CLONES ‘A MATTER OF TIME’
Published:Nov 11, 2007
UN report calls for action to prevent human rights crisis
Unless the world bans human cloning it may be just a matter of time until we share the Earth
with exact copies. This is according to a major UN policy analysis released this morning.
The report’s authors propose outlawing human reproductive cloning while allowing restricted
therapeutic cloning as the most viable “compromise” option for the international community to adopt.
South Africa’s proposed regulations on cloning
are in line with this compromise: permitting the use of human eggs to create stem cells for therapeutic and research purposes
— but still prohibiting reproductive cloning.
Professor Jacquie Greenberg, the associate professor with the Human Genetics Research Group
at UCT, says: “The guidelines are specifically for stem cell use which is what the debate pivots around.”
The Health Department is expected to finalise its regulations on therapeutic cloning, which
are governed by the National Health Act, by the end of this year.
A deadlock over cloning at a UN General Assembly in 2005 blocked the adoption of an international
convention and resulted instead in the non-binding UN Declaration on Cloning.
One of the report’s authors, Brendan Tobin from the Irish Centre for Human Rights, says:
“The failure to adopt an international convention on therapeutic cloning means that reproductive cloning is inadequately
controlled ... and it is inevitable. There are maverick scientists who are continuing with experimentation.”
He adds that they can move across borders if they run into national restrictions, given the
lack of global control.
“As science improves we are likely to reach a stage where human cloning can be done
effectively ... This science may become acceptable 20 or 30 years down the line, but will the world be ready to accept cloned
Tobin believes the international community will have a responsibility to protect the human
rights of cloned individuals if human cloning is not banned. Essentially the choices come down to this: prevent human cloning
by acting soon or work towards preventing discrimination against clones.
The UN report, Is Human Reproductive Cloning Inevitable? Future Options for UN Governance,
urges the world community to revisit the issue before “science overtakes policy”.
Co-author and Sheffield University legal academic Chamundeeswari Kuppuswamy explains: “Licences are being
granted for therapeutic cloning, which means in time scientists will perfect the technique for human reproductive cloning.”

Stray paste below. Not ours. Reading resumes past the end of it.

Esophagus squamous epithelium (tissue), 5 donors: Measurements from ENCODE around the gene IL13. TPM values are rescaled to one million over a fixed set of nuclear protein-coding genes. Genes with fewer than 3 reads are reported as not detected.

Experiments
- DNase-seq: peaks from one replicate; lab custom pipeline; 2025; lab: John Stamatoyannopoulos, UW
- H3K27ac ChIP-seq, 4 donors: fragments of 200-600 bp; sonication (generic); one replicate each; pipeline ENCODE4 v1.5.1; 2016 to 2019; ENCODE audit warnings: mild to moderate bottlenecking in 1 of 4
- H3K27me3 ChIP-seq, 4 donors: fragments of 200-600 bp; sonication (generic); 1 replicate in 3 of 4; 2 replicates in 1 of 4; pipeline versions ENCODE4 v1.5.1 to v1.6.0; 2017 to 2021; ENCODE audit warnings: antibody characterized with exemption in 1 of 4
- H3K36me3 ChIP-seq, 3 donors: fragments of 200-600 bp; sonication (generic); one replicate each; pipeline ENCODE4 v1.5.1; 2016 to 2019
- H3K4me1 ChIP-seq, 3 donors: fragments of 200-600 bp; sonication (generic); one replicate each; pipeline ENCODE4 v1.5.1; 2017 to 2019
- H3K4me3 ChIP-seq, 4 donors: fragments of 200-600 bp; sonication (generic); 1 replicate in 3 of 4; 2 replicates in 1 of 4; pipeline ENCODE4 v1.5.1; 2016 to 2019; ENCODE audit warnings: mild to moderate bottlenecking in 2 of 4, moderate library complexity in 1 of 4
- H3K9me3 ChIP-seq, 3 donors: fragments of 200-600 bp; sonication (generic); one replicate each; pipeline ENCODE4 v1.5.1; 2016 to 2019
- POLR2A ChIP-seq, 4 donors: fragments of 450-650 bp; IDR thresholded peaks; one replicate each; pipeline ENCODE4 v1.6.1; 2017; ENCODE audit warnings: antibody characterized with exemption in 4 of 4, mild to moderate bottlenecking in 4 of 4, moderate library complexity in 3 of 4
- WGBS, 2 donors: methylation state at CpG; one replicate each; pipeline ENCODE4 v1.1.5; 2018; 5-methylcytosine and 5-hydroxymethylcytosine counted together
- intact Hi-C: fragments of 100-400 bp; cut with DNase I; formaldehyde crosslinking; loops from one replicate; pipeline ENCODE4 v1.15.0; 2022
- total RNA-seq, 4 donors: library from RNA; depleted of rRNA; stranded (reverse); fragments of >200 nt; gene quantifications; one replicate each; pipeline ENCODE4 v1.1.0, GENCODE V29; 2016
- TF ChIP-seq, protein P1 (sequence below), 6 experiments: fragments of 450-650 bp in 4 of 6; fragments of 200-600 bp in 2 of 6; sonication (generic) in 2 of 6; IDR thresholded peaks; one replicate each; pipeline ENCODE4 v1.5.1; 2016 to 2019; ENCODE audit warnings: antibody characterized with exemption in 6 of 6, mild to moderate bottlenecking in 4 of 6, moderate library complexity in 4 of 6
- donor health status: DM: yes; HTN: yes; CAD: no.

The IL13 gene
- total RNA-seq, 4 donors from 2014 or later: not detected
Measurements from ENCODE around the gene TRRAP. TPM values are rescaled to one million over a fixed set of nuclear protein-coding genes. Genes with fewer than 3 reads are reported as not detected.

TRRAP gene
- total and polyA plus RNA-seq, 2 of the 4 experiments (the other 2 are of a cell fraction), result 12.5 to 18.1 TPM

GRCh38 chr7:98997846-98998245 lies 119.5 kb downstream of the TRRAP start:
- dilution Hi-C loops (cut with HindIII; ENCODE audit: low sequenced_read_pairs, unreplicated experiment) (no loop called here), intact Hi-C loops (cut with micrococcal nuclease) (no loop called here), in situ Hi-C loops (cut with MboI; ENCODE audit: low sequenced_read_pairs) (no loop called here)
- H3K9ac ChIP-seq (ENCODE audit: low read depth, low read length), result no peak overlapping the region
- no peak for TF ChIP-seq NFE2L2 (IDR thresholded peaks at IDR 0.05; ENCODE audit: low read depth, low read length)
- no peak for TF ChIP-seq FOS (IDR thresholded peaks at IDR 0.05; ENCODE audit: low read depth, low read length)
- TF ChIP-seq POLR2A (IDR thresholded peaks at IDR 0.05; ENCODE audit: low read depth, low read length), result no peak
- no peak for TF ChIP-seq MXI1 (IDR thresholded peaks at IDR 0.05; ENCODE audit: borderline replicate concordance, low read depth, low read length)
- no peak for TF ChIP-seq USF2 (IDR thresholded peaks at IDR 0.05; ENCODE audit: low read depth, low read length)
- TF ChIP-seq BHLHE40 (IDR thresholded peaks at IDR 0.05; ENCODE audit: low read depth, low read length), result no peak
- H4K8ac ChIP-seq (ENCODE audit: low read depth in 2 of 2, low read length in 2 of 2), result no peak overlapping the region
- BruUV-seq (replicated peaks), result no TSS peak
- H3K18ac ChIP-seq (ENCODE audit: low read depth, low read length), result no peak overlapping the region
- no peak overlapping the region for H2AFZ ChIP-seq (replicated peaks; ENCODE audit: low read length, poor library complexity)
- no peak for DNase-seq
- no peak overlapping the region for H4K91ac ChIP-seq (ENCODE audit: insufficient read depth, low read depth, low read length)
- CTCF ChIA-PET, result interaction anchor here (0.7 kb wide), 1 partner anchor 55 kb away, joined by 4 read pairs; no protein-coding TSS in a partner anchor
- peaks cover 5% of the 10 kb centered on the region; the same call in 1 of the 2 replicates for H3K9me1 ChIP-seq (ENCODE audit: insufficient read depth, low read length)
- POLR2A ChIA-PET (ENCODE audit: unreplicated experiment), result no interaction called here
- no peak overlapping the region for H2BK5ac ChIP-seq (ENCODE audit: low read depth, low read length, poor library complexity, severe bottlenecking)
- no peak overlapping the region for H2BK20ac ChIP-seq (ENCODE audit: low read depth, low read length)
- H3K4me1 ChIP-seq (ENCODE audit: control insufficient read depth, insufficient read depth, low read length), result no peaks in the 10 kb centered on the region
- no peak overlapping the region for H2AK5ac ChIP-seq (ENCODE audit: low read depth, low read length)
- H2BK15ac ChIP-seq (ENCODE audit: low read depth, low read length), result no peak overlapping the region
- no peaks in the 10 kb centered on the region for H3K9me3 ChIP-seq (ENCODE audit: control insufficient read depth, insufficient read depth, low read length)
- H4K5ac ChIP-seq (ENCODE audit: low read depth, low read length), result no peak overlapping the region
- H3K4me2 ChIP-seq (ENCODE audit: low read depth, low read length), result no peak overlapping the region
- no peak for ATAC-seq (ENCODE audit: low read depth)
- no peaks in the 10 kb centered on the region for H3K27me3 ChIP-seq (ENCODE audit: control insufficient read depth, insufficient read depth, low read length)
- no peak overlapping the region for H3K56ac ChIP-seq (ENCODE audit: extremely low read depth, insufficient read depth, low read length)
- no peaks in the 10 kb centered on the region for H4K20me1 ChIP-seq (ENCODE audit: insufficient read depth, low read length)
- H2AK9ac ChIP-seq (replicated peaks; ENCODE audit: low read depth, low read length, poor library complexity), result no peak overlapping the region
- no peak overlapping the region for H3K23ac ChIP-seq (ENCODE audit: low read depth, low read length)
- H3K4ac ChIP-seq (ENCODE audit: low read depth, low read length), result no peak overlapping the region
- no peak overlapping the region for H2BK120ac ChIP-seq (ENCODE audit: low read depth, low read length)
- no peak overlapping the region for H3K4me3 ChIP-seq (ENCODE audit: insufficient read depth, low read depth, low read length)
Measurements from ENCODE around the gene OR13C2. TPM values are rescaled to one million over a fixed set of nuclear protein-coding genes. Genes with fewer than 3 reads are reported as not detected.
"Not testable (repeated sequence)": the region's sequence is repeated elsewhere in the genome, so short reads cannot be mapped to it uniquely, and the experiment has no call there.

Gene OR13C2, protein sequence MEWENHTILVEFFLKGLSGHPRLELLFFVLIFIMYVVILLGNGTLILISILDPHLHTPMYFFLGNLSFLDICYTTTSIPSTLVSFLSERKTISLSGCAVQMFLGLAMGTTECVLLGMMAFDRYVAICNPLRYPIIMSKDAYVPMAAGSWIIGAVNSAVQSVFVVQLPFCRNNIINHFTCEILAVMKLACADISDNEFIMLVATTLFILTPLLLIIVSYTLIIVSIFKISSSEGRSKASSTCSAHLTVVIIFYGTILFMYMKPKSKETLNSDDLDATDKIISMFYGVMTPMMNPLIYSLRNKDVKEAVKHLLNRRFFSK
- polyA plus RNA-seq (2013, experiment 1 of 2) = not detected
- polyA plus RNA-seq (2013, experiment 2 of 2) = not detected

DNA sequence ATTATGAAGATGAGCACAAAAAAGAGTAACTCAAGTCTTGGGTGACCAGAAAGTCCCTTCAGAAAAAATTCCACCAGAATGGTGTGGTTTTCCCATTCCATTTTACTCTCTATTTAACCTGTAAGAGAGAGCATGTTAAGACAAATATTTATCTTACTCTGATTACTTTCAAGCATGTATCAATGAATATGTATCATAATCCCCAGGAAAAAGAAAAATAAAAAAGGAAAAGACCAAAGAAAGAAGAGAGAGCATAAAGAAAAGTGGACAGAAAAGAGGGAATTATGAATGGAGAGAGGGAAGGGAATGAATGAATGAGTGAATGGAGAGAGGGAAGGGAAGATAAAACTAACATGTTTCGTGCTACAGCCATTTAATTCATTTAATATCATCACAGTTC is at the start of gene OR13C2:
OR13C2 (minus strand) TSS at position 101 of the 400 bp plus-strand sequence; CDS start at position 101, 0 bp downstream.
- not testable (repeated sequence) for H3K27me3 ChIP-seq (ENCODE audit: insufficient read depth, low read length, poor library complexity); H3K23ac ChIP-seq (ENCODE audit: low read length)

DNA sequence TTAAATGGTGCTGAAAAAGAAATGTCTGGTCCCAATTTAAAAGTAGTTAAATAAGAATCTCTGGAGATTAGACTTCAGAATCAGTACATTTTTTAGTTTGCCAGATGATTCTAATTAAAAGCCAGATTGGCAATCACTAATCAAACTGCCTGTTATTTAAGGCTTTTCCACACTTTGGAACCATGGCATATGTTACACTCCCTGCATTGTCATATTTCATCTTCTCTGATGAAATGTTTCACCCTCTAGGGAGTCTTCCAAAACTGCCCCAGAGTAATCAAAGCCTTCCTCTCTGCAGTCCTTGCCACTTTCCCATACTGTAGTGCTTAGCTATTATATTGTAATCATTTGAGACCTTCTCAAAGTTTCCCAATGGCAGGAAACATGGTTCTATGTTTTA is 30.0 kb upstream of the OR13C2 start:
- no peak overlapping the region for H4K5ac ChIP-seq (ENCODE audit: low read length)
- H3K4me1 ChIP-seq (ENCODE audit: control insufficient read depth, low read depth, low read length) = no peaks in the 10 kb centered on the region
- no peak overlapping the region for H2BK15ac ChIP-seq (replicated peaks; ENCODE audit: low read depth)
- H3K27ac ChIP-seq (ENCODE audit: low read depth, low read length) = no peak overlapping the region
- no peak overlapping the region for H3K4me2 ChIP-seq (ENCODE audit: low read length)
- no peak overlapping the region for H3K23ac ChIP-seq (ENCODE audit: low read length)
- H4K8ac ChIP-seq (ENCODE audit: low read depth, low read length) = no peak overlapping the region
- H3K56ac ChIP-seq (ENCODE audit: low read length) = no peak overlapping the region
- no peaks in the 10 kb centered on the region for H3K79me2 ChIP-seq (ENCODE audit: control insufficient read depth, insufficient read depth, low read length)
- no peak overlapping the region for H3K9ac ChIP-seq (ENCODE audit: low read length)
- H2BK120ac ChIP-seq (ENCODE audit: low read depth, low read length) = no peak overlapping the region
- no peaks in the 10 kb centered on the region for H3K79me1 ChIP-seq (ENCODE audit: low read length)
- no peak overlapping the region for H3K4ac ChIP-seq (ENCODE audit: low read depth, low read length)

Research or therapeutic cloning is intended to produce cells or, in the future, tissues and
organs, which genetically match the donor and can potentially cure many common and dread diseases.
Reproductive cloning, on the other hand, is meant to duplicate a person or an animal. Cloned
animals to date include a rhesus monkey, mice, sheep, pigs, cows and dogs.
Greenberg said: “I’m surprised that [human] cloning hasn’t happened. I think
it’s very possible but I’m not sure whether it’s probable given all the checks and balances ... A lot of
experimentation has been done, I have no doubt ... behind closed doors.
“Whether it’s been successful I have reservations; however, I’m much more
concerned about the failures and the human suffering from such failures.
“This is not science fiction.”
Greenberg added: “What is necessary now is therapeutic cloning, which will undoubtedly
benefit humanity in the long run. It needs to be done with extreme caution and with very strict scientific control. As long
as we adhere to this we are not on a slippery slope. We have wonderful scientists and they are very responsible. Therapeutic
cloning can be done here and should be done here.”
Bio-ethicist and Wits University’s acting director for the Institute for Human Evolution, Professor
Trefor Jenkins, agreed: “Stem cell research holds a lot of promise though not much has been realised yet. No responsible
scientist would try to clone a human being with the current state of knowledge. It is hazardous.”
The objections to human cloning largely revolve around three concerns:
· Scientific — underdeveloped technologies will produce
clones with serious deformities or degenerative diseases;
· Ethical or religious — producing and destroying
living embryos to harvest stem cells is wrong, and that people are tampering with the sacred cycles of life and natural selection;
· Moral — cloning could lead to the commoditization
Kuppuswamy said: “Representatives of countries such as Uganda
and Nigeria raised concerns that women
in poorer countries could be exploited for the purposes of their eggs for therapeutic cloning.”
Jenkins said: “The only objection I’m aware of really ... [concerns] early stage
embryos. If you think they have the same respect as human beings do after they have been born then you can’t do any
But he added: “There is an abundance of such embryos in any surgery or institution doing
IVF [in vitro fertilization]. The appeal is to make use of these embryos with the parents’ consent or to wash them down
“From a utilitarian point of view you can
use them for what you believe is the good of humankind.”